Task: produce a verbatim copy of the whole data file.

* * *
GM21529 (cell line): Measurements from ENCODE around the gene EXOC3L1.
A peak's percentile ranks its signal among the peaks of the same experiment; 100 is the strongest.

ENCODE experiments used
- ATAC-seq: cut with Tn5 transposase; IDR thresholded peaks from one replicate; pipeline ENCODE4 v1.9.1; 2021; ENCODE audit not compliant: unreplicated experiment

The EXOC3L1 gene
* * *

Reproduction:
GM21529 (cell line): Measurements from ENCODE around the gene EXOC3L1.
A peak's percentile ranks its signal among the peaks of the same experiment; 100 is the strongest.

ENCODE experiments used
- ATAC-seq: cut with Tn5 transposase; IDR thresholded peaks from one replicate; pipeline ENCODE4 v1.9.1; 2021; ENCODE audit not compliant: unreplicated experiment

The EXOC3L1 gene